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Rowling, Stewart, King Win Book Award

J.K. Rowling (search), Jon Stewart and Stephen King (search) were among the winners Tuesday night of the first annual Quills Awards, people's choice book prizes better known so far to the industry than to the public.

Stewart's "America (The Book)" won for best humor book and for best audio book. Stewart gave a brief monologue at the beginning of the ceremony but, in a comic twist, was unavailable to accept the prizes.

Rowling, author of the multimillion-selling Harry Potter (search) books, won for best children's chapter book for "Harry Potter and the Half-Blood Prince."

"I'm there with you in spirit," Rowling said in a videotaped statement.

King and Stewart O'Nan won in the sports category for "Faithful," their chronicle of the Boston Red Sox's 2004 season, when the baseball team broke a decades-long jinx and won the World Series.

Winners for book of the year, best general fiction and best poetry book were to be announced later Tuesday night.

The Quills include 19 categories, ranging from history and general fiction to sports, cooking and business. In a monthlong voting period that ended Sept. 19, fans picked their favorites by visiting the Quills Web site, www.quillsvote.com, and filling out an e-ballot.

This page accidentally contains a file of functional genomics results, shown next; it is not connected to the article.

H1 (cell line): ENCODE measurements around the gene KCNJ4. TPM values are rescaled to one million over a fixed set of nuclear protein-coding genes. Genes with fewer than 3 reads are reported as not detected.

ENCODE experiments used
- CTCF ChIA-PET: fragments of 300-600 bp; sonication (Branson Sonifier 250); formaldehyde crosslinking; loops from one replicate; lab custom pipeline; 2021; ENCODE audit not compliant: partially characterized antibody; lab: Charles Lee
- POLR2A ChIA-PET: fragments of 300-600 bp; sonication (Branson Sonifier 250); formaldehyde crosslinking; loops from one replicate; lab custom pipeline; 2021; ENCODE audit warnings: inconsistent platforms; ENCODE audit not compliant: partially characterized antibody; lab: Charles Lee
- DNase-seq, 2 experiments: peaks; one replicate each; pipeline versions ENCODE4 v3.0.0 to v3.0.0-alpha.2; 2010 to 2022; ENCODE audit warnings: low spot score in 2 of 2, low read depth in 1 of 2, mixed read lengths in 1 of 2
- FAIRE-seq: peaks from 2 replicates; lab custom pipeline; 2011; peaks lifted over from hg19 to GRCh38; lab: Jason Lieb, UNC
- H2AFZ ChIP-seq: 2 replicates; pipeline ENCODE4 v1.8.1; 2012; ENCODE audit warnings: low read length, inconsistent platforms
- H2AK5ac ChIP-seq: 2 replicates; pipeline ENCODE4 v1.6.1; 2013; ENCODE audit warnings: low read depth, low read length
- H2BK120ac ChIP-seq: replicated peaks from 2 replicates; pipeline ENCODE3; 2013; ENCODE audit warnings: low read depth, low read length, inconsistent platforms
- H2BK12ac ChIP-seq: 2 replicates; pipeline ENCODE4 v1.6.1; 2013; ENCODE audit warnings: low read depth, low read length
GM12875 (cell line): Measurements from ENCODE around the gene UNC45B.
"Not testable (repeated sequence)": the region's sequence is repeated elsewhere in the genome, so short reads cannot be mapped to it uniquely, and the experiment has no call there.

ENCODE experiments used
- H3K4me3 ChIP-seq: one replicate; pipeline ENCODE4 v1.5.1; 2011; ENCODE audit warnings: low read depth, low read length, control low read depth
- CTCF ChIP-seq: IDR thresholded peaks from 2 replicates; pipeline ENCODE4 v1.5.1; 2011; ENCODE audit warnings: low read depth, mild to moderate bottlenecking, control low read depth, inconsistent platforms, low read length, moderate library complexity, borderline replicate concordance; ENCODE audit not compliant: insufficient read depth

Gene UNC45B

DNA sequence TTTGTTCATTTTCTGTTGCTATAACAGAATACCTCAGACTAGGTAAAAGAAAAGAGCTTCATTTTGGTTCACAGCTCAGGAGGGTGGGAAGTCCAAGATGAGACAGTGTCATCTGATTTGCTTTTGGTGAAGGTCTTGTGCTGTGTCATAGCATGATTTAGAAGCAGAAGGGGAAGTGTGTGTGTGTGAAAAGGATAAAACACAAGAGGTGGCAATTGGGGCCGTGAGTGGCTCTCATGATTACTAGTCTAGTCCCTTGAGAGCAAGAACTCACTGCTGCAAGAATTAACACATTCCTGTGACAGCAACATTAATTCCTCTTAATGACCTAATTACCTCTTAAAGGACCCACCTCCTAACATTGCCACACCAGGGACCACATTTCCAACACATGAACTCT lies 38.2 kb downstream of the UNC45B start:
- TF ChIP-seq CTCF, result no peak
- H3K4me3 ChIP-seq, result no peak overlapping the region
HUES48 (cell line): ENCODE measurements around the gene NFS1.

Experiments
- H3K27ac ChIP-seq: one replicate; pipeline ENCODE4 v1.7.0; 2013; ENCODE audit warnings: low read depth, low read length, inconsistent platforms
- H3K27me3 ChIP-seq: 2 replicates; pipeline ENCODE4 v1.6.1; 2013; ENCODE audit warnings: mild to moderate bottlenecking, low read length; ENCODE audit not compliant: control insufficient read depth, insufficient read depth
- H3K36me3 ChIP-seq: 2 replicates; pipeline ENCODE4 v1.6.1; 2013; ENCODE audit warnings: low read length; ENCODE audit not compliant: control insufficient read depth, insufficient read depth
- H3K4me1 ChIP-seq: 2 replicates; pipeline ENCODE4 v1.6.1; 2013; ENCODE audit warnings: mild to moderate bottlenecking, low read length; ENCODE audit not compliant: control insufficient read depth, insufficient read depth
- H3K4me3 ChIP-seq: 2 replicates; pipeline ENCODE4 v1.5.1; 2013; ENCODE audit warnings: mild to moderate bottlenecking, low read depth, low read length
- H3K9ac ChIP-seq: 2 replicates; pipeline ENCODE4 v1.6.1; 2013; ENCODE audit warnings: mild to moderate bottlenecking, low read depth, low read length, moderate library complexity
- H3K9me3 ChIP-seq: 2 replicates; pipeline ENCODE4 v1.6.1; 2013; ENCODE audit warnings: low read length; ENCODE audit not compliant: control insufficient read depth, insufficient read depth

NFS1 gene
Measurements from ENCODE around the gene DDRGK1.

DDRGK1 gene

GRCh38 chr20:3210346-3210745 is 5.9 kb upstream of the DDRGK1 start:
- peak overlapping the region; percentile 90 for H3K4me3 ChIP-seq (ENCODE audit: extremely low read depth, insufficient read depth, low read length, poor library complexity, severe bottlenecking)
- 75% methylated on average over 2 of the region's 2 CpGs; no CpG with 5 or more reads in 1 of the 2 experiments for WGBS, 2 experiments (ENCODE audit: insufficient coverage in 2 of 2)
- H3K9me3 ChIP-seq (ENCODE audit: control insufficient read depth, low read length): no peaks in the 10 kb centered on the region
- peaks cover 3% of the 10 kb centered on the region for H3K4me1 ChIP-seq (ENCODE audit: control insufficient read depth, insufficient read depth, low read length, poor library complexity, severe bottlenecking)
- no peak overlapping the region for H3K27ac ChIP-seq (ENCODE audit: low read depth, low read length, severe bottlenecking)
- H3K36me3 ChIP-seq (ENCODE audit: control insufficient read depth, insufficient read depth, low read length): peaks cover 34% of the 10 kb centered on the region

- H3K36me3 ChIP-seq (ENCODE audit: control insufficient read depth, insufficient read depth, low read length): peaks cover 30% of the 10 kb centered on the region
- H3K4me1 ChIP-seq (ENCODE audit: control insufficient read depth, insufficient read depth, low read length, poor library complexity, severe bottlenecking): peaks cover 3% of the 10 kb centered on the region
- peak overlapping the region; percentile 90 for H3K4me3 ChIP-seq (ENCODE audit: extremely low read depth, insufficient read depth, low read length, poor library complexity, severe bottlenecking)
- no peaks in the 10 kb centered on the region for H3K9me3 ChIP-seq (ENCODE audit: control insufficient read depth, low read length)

The winners were revealed at a black-tie ceremony hosted by NBC news anchor Brian Williams. A one-hour edited version of the ceremony will air Oct. 22. Fourteen NBC stations so far have committed to televising it.

The awards, organized by NBC-TV and Reed Business Information, which issues Variety and Publishers Weekly, were started this year as a way of getting the public more interested in book prizes.

Rowling, Stewart and other writers were chosen by a panel of booksellers and librarians and were required to meet one of several possible criteria, such as an appearance on the best seller list of Barnes & Noble or a starred review in Publishers Weekly. There are no cash prizes.

But the Quills can hardly claim a broad mandate with readers. According to comScore Networks Inc., which tracks the Internet, the Quills site attracted so little Web traffic during the voting period, fewer than the threshold of 25,000 "unique" visits per week, that it can't even offer an exact number.

Quills founder and chairman Gerry Byrne acknowledged in a recent interview that the new awards were not on "everyone's fingertips," but said he was pleased by the response.

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